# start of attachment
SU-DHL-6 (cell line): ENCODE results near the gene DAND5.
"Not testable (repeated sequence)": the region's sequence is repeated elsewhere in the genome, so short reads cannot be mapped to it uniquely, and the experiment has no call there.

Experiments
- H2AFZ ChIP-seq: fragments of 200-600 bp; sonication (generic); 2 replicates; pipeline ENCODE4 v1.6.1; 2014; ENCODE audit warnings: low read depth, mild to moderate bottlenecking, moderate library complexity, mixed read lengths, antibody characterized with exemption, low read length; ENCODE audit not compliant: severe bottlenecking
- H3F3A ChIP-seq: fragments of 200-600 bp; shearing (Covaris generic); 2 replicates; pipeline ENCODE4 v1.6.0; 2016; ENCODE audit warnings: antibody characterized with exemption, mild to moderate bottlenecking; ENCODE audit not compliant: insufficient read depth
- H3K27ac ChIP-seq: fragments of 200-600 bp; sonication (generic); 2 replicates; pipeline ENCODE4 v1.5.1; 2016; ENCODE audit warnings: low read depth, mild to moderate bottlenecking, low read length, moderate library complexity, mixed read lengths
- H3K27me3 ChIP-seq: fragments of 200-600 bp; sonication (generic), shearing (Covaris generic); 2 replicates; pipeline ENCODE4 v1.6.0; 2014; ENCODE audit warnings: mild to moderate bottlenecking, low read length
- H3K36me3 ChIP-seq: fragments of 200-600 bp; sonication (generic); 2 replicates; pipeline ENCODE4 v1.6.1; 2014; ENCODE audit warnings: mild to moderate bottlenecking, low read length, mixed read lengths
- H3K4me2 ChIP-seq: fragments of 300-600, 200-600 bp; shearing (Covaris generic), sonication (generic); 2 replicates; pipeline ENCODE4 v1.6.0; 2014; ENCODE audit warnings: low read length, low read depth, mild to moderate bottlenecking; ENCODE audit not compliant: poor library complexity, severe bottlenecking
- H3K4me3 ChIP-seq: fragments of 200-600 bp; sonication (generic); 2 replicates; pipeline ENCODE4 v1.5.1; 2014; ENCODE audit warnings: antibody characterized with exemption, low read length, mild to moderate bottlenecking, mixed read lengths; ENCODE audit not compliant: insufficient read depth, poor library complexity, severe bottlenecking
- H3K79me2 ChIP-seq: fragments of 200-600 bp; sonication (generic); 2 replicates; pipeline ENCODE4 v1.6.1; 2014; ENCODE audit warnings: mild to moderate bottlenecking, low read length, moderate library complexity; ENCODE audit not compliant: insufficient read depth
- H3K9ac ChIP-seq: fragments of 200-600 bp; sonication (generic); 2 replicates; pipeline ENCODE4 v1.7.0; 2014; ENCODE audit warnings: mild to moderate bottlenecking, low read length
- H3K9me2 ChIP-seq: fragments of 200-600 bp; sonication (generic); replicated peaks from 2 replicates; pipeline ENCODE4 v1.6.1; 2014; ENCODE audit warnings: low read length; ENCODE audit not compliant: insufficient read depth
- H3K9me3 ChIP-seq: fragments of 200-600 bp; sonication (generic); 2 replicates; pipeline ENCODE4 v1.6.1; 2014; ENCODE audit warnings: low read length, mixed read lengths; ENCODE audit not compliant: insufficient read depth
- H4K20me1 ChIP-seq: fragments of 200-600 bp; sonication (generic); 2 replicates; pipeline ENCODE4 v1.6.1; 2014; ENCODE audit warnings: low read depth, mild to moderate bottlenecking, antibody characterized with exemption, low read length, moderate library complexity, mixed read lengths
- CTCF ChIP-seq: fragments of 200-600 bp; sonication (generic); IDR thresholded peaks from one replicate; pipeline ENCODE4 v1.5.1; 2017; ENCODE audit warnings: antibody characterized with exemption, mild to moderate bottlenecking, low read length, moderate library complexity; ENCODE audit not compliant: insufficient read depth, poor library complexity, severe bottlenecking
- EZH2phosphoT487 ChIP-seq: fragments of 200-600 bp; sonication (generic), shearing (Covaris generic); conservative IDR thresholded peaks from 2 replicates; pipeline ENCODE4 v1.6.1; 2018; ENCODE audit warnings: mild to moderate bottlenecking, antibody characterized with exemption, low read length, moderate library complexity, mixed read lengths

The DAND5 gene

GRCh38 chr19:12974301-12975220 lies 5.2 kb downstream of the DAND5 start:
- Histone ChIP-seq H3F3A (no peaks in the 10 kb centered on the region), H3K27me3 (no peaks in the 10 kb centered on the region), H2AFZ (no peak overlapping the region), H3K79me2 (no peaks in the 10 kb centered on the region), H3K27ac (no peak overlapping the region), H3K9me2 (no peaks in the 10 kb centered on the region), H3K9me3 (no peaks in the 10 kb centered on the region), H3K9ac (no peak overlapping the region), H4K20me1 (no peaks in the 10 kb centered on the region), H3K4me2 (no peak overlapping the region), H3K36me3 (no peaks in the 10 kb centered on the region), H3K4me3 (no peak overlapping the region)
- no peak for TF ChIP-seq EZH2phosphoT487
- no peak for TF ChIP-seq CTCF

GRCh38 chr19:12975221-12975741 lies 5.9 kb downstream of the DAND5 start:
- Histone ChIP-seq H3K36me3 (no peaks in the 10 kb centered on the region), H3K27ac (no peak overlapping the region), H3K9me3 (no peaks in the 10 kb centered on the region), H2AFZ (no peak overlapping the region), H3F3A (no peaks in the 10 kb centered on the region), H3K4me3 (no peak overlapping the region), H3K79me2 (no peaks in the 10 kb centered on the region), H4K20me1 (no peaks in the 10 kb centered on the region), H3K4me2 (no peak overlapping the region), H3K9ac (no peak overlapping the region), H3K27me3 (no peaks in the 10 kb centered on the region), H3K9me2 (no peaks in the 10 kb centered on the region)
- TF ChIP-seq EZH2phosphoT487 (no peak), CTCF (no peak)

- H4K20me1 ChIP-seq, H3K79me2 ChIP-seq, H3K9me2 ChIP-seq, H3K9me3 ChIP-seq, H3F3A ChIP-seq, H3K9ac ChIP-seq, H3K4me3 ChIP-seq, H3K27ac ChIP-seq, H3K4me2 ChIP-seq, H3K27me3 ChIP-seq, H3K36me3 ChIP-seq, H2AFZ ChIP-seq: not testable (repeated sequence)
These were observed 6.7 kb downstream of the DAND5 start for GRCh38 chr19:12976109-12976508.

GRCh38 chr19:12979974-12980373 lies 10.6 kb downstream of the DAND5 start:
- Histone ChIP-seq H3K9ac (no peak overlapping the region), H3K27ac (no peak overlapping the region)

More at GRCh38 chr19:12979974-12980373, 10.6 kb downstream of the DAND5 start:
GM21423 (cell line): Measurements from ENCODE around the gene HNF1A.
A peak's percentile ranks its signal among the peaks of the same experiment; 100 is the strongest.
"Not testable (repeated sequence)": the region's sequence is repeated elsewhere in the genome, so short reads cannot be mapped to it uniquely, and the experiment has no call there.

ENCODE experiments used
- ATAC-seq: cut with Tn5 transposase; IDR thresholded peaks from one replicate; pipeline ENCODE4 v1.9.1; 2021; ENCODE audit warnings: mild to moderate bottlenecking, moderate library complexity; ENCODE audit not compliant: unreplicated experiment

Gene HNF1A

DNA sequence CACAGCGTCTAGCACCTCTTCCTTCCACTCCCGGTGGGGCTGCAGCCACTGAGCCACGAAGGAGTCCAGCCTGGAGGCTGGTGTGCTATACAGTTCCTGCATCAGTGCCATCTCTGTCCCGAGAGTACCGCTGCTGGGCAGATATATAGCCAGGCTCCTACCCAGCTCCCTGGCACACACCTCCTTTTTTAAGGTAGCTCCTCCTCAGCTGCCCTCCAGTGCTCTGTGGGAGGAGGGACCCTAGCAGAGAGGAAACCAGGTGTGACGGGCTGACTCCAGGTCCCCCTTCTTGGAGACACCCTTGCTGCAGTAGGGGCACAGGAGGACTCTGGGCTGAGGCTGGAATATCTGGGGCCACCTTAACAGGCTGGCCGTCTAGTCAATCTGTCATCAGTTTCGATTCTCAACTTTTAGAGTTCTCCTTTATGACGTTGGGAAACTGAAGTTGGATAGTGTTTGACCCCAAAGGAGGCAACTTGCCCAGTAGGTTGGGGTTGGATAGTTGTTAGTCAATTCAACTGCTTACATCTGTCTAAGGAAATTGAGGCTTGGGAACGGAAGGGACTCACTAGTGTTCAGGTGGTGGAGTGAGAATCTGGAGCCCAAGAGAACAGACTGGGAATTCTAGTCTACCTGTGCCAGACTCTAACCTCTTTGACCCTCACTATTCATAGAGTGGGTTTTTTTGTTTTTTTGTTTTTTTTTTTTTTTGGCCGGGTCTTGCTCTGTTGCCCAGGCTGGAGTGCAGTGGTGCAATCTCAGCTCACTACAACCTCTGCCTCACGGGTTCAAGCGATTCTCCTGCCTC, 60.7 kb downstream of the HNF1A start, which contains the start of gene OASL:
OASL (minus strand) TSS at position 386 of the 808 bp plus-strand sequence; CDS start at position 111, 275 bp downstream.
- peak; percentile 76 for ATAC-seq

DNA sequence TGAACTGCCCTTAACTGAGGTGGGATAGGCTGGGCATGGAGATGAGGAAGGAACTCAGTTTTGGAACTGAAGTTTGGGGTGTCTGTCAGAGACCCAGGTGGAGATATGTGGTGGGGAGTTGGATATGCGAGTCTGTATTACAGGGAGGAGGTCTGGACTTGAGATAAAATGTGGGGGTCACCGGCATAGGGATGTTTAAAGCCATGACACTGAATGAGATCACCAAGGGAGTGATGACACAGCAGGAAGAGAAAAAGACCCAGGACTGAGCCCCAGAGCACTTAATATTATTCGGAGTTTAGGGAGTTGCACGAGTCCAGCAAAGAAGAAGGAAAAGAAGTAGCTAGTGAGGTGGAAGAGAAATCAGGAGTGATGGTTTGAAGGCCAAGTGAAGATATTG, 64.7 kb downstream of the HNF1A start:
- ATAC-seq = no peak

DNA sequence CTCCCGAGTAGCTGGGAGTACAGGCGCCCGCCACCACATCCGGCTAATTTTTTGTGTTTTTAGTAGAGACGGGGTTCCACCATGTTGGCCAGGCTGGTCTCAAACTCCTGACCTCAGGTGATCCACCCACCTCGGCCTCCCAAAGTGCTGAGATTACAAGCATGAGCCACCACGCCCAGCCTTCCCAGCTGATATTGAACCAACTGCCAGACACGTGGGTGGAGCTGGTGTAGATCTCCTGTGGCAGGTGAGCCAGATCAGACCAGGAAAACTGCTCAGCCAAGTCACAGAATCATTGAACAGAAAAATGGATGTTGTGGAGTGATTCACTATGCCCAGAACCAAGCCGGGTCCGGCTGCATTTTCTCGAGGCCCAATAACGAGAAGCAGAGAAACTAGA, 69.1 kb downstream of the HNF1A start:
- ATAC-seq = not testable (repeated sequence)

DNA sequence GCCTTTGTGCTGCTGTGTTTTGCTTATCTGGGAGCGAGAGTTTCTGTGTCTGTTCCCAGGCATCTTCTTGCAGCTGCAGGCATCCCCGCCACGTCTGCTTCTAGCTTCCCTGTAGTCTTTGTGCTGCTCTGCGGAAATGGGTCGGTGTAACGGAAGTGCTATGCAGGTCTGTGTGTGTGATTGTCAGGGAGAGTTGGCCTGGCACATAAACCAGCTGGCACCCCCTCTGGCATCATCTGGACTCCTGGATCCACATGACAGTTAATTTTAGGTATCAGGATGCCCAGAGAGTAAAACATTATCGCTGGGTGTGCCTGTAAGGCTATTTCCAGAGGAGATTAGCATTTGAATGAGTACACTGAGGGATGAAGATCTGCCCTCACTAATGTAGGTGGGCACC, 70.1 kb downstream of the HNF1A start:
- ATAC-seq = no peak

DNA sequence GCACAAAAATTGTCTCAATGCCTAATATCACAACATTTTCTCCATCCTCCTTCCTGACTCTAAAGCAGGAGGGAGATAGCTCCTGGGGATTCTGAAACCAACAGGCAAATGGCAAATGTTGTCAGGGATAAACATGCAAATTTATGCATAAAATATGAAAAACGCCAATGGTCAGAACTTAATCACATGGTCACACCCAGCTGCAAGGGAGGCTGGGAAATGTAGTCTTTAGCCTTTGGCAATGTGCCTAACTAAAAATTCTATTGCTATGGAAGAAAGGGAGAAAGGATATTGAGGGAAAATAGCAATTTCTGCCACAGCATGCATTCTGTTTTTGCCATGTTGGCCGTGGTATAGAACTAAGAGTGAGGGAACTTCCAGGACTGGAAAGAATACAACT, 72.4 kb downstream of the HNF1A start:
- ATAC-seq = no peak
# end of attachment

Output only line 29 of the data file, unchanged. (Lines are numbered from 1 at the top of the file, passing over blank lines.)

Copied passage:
- Histone ChIP-seq H3K9ac (no peak overlapping the region), H3K27ac (no peak overlapping the region)